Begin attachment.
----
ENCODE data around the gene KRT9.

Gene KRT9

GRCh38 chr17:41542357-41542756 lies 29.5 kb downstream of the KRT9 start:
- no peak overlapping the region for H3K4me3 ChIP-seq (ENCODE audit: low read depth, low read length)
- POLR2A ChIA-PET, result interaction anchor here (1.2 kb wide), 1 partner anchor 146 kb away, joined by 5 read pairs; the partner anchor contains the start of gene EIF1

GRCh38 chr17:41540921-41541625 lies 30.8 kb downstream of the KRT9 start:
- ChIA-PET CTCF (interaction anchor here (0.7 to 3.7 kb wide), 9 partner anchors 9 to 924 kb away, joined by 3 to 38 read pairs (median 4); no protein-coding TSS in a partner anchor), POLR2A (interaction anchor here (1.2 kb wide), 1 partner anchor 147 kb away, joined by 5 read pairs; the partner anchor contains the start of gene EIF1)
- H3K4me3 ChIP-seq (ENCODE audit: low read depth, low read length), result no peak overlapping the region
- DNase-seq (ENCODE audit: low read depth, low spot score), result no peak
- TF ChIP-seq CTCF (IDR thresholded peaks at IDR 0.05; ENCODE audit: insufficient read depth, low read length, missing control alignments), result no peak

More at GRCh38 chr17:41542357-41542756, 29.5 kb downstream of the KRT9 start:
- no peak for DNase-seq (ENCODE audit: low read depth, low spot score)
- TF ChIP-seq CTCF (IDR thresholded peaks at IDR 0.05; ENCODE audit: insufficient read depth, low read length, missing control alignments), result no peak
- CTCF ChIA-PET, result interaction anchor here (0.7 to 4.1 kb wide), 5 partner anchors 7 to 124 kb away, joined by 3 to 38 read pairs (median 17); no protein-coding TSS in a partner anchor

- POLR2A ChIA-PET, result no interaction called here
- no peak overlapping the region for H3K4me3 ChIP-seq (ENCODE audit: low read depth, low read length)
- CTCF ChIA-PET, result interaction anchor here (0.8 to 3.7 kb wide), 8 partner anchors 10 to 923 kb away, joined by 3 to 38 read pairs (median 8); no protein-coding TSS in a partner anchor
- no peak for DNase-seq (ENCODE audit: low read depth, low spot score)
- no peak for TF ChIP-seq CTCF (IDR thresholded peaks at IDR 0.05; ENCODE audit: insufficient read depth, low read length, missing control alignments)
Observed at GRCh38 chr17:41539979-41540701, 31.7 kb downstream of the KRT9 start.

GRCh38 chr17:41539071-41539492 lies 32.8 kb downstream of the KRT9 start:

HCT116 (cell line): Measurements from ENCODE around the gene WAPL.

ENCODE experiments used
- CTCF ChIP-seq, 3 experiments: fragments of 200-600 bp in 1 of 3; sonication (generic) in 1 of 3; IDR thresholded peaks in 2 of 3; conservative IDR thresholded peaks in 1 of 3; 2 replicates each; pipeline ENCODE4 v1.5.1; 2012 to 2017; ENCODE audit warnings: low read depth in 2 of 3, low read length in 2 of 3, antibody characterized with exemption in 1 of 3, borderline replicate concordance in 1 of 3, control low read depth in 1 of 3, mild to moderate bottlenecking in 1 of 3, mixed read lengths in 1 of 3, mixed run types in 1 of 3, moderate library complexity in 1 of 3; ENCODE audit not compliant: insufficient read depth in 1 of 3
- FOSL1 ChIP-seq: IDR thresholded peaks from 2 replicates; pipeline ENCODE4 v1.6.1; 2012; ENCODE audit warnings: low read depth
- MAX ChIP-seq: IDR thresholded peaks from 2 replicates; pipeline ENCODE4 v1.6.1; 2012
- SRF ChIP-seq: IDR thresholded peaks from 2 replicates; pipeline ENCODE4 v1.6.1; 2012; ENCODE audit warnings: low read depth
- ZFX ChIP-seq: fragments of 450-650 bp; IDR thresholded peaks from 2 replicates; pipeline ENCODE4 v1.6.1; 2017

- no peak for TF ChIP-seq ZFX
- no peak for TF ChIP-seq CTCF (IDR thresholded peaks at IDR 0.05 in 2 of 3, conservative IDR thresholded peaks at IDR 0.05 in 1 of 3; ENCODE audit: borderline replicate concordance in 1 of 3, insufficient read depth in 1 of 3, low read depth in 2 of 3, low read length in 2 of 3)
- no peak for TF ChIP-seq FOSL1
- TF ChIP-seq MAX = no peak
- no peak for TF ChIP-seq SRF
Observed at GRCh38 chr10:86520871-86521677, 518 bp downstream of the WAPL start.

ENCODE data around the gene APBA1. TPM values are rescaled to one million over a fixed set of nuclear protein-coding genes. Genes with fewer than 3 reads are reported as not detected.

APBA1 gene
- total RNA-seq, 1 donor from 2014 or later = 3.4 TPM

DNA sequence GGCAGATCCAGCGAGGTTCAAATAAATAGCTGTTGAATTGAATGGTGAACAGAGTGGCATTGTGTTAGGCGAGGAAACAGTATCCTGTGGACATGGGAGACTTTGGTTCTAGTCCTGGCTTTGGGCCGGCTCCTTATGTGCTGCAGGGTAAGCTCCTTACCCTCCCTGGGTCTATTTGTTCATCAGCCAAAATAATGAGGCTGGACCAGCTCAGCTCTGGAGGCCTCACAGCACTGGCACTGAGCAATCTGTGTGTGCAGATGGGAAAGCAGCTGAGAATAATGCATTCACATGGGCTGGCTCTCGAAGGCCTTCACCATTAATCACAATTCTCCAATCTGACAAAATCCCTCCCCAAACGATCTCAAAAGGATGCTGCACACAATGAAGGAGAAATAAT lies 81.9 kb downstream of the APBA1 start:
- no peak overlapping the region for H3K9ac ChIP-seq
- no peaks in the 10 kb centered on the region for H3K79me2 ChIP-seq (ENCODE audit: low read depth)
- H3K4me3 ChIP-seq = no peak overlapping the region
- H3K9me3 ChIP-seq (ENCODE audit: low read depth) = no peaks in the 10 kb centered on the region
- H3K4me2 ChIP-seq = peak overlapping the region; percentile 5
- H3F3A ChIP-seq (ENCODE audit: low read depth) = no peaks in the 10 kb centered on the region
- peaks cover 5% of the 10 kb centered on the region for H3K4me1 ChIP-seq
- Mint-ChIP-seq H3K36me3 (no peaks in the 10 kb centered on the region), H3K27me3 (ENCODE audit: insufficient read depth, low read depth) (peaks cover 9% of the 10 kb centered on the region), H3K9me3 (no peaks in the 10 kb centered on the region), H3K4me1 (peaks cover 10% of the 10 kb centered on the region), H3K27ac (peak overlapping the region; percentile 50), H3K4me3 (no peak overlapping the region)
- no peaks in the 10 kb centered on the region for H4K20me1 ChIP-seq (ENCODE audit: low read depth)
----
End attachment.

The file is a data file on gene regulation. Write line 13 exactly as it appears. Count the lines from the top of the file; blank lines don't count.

- TF ChIP-seq CTCF (IDR thresholded peaks at IDR 0.05; ENCODE audit: insufficient read depth, low read length, missing control alignments), result no peak